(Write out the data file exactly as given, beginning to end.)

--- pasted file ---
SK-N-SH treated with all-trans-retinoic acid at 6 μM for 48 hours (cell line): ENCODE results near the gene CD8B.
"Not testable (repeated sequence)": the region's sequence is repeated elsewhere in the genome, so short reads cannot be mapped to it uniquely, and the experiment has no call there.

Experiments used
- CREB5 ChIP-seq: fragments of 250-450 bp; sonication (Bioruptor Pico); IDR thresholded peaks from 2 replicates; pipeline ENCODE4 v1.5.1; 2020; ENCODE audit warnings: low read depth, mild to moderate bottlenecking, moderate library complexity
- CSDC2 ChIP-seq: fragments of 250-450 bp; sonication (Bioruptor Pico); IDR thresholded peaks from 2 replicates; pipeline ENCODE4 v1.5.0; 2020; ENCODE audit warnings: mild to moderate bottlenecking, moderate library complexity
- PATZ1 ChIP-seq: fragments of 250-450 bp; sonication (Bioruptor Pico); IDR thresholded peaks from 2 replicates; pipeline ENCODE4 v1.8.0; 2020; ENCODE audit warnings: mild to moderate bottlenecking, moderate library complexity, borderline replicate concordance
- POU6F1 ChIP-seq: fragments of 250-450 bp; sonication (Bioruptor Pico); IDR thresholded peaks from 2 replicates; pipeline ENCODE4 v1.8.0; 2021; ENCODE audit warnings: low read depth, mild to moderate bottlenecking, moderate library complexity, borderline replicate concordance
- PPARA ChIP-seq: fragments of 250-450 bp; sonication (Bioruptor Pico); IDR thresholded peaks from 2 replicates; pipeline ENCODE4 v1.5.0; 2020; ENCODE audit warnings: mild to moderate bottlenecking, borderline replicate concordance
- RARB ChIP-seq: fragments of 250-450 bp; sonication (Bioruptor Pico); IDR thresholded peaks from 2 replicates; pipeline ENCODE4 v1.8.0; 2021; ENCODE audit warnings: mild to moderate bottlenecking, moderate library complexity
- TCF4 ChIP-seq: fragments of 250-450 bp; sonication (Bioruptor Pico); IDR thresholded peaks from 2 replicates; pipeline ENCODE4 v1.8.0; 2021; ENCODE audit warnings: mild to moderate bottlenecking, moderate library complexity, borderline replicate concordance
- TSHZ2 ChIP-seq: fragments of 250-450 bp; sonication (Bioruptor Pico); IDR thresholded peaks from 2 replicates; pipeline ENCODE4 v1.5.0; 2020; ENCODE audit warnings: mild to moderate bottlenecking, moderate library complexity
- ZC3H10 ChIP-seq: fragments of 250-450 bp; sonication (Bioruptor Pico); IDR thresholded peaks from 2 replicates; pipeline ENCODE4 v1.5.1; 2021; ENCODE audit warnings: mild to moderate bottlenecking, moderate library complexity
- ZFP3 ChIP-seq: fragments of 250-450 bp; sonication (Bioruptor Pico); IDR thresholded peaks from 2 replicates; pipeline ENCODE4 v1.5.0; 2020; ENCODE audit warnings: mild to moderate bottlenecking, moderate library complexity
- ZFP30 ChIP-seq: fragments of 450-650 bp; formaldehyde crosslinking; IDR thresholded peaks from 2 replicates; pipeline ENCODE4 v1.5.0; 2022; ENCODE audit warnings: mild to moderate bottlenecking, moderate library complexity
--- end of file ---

SK-N-SH treated with all-trans-retinoic acid at 6 μM for 48 hours (cell line): ENCODE results near the gene CD8B.
"Not testable (repeated sequence)": the region's sequence is repeated elsewhere in the genome, so short reads cannot be mapped to it uniquely, and the experiment has no call there.

Experiments used
- CREB5 ChIP-seq: fragments of 250-450 bp; sonication (Bioruptor Pico); IDR thresholded peaks from 2 replicates; pipeline ENCODE4 v1.5.1; 2020; ENCODE audit warnings: low read depth, mild to moderate bottlenecking, moderate library complexity
- CSDC2 ChIP-seq: fragments of 250-450 bp; sonication (Bioruptor Pico); IDR thresholded peaks from 2 replicates; pipeline ENCODE4 v1.5.0; 2020; ENCODE audit warnings: mild to moderate bottlenecking, moderate library complexity
- PATZ1 ChIP-seq: fragments of 250-450 bp; sonication (Bioruptor Pico); IDR thresholded peaks from 2 replicates; pipeline ENCODE4 v1.8.0; 2020; ENCODE audit warnings: mild to moderate bottlenecking, moderate library complexity, borderline replicate concordance
- POU6F1 ChIP-seq: fragments of 250-450 bp; sonication (Bioruptor Pico); IDR thresholded peaks from 2 replicates; pipeline ENCODE4 v1.8.0; 2021; ENCODE audit warnings: low read depth, mild to moderate bottlenecking, moderate library complexity, borderline replicate concordance
- PPARA ChIP-seq: fragments of 250-450 bp; sonication (Bioruptor Pico); IDR thresholded peaks from 2 replicates; pipeline ENCODE4 v1.5.0; 2020; ENCODE audit warnings: mild to moderate bottlenecking, borderline replicate concordance
- RARB ChIP-seq: fragments of 250-450 bp; sonication (Bioruptor Pico); IDR thresholded peaks from 2 replicates; pipeline ENCODE4 v1.8.0; 2021; ENCODE audit warnings: mild to moderate bottlenecking, moderate library complexity
- TCF4 ChIP-seq: fragments of 250-450 bp; sonication (Bioruptor Pico); IDR thresholded peaks from 2 replicates; pipeline ENCODE4 v1.8.0; 2021; ENCODE audit warnings: mild to moderate bottlenecking, moderate library complexity, borderline replicate concordance
- TSHZ2 ChIP-seq: fragments of 250-450 bp; sonication (Bioruptor Pico); IDR thresholded peaks from 2 replicates; pipeline ENCODE4 v1.5.0; 2020; ENCODE audit warnings: mild to moderate bottlenecking, moderate library complexity
- ZC3H10 ChIP-seq: fragments of 250-450 bp; sonication (Bioruptor Pico); IDR thresholded peaks from 2 replicates; pipeline ENCODE4 v1.5.1; 2021; ENCODE audit warnings: mild to moderate bottlenecking, moderate library complexity
- ZFP3 ChIP-seq: fragments of 250-450 bp; sonication (Bioruptor Pico); IDR thresholded peaks from 2 replicates; pipeline ENCODE4 v1.5.0; 2020; ENCODE audit warnings: mild to moderate bottlenecking, moderate library complexity
- ZFP30 ChIP-seq: fragments of 450-650 bp; formaldehyde crosslinking; IDR thresholded peaks from 2 replicates; pipeline ENCODE4 v1.5.0; 2022; ENCODE audit warnings: mild to moderate bottlenecking, moderate library complexity